Formerly known as ''The Best Driver to Never Win a Race,'' 39-year-old holds off Martin in final 12 laps.
Compiled from Times wires
© St. Petersburg Times
published November 4, 2002
ROCKINGHAM, N.C. -- Johnny Benson needs a new nickname. "The Best Driver to Never Win a Race" no longer fits.
Benson ended one of the longest winless streaks in NASCAR on Sunday, holding off Mark Martin in the Pop Secret 400 for his first victory in 226 starts.
"I thought for a couple of years that I'd never get a win," Benson said. "I was always going to be the best guy who never won a race."
Benson led the final 28 laps but had to battle Martin the last 12 at North Carolina Speedway. Martin, second in the Winston Cup points standings, was racing for the win and several times drove his Ford onto the bumper of Benson's Pontiac.
When he couldn't bump Benson out of the way, Martin tried to pass in the lower grooves of the track.
None of it worked, and the 39-year-old Benson beat him to the finish line by 0.261 seconds to become the fifth first-time winner this season.
"I'm glad for Johnny, he's a whale of a race car driver," Martin said. "It's a shame it's taken him this long, but I'm happy for him.
"I put a lot of pressure on him there at the end and he made no mistakes. That's what I was hoping for, but I was not expecting it because I've raced Johnny a lot."
Afterward, Martin's No. 6 Ford failed inspection because the left-front springs did not meet the minimum number of coils. NASCAR will punish the team this week, and the standard penalty has been a 25-point deduction.
That would be a huge blow to Martin, who sliced Tony Stewart's lead to 87.
Kurt Busch, who came into the event on a two-race winning streak, led 105 laps but faded and finished third.
Busch wasn't disappointed with his finish even though he had one of the stronger cars.
"I can't think of two better guys to lose to than Johnny Benson and Mark Martin," he said.
Benson knew he had fuel issues during the final portion of the race because crew chief James Ince told him there was a chance he could run out of gas. He did, but it happened during his celebratory doughnuts along the frontstretch.
"James said it was going to be within a half of a lap, but he just didn't know what side of the finish line it's on," Benson said. "I ran out trying to get to the pit, but it doesn't matter at that point in time."
Jeff Burton was fourth, giving Roush Racing three Fords in the top four. Matt Kenseth, the fourth Roush entry, finished eighth.
Stewart came into the event with a 146-point lead over Martin but had handling problems early, and his Pontiac fell a lap down. He fought with the car the entire race and finished 14th.
He was angry when he exited his car, stopping only to say it was the worst he had ever driven.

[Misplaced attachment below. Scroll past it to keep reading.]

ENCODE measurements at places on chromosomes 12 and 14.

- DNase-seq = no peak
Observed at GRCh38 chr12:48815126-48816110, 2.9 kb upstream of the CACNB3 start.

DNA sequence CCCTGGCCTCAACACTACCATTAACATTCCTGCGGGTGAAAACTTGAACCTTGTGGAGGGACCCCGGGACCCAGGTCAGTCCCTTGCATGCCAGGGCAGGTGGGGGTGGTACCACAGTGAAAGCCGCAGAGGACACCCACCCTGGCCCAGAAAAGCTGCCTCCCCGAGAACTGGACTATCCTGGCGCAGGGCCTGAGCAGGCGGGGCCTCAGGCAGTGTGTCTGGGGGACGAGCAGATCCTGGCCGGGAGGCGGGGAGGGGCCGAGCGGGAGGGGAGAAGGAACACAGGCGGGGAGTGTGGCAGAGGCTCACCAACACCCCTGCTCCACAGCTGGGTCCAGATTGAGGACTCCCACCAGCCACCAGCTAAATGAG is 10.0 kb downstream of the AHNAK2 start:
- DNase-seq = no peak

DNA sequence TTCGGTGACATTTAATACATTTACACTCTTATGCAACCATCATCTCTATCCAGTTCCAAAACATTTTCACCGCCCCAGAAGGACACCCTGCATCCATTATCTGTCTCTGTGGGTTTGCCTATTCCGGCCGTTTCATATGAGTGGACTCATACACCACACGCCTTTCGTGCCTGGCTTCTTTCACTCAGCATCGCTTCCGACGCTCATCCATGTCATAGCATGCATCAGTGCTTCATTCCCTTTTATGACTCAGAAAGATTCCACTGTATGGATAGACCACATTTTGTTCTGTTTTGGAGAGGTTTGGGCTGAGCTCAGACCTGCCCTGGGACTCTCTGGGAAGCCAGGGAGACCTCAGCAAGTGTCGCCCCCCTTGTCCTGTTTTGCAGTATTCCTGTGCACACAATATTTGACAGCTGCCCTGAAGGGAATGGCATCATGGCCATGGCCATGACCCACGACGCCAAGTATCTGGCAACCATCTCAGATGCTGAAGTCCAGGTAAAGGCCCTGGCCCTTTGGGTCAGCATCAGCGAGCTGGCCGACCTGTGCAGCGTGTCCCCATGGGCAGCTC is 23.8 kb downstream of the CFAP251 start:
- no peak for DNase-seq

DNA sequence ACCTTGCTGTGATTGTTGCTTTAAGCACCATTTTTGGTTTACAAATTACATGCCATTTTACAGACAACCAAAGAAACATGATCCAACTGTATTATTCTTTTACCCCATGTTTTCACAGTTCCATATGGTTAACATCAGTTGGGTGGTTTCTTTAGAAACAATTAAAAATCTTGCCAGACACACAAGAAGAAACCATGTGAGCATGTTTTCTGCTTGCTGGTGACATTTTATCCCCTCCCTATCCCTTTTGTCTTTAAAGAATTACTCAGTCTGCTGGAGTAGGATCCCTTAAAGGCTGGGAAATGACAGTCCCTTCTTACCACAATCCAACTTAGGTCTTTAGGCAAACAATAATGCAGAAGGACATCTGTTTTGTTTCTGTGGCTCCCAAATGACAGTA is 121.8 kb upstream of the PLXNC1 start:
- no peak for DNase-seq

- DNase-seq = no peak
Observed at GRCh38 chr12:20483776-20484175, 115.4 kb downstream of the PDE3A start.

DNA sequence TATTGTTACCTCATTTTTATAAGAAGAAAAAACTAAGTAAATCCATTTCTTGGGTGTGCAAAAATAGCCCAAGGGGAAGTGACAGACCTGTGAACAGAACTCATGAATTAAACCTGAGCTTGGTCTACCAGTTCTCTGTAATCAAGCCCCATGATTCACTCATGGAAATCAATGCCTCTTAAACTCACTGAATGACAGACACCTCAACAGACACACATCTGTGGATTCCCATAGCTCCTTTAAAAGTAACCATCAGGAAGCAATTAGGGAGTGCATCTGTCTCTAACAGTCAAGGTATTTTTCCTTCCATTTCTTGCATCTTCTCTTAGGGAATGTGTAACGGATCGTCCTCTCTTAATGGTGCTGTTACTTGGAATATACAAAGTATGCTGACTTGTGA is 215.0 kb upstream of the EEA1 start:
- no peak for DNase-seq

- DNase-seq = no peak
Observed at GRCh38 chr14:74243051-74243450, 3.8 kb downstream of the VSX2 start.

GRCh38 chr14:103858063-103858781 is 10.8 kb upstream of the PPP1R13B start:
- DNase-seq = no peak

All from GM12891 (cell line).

"Most of the day, he kept his head and did a great job," crew chief Greg Zipadelli said. "He did what he had to do. We didn't do as good of a job as we probably needed to do adjusting early. We tried, but everything we did was wrong."
Jimmie Johnson, who was 150 behind, had a loose wheel that dropped him 12 laps down, and he finished 37th. He's 219 behind Stewart.
"We knew we had a wheel loose, and when it was loose it destroyed the studs and we could never tighten the wheel back up," Johnson said. "So we had to come in and change the whole hub assembly.
"I'm disappointed. We had a good car and were going to have a solid day. Stewart was struggling. Mark Martin had a great day, but we would have definitely made up some ground."
Benson, meanwhile, came close to victory three weeks ago at Martinsville Speedway, trying to run down Busch before settling for second. He thought that clean racing in that chase probably played a part in Busch and Martin repaying the favor in Rockingham.
"Hopefully, Martinsville showed that I do it clean, and everyone else would do it back to me," he said. "Mark's the best guy out here and he raced me hard, but he was fair."
Ryan Newman, the rookie who started from the pole, led two times for 41 laps but finished 23rd. Rusty Wallace, his teammate, finished 27th.
Wallace has just two more chances to win this season and stretch his streak to 17 straight with at least one victory. That would break the NASCAR record he shares with Ricky Rudd.
At the start of the race, it looked as if Jamie McMurray would extend his streak of surprisingly strong performances. But as the race wore on, his Dodge became a handful to drive.
After starting on the outside pole and running near the front early, he finished 15th.
The driver took the blame for the disappointing run.
"We just didn't adjust on (the car) right," said McMurray, who won Saturday's Busch series race. "I didn't tell (the crew) the right things to do."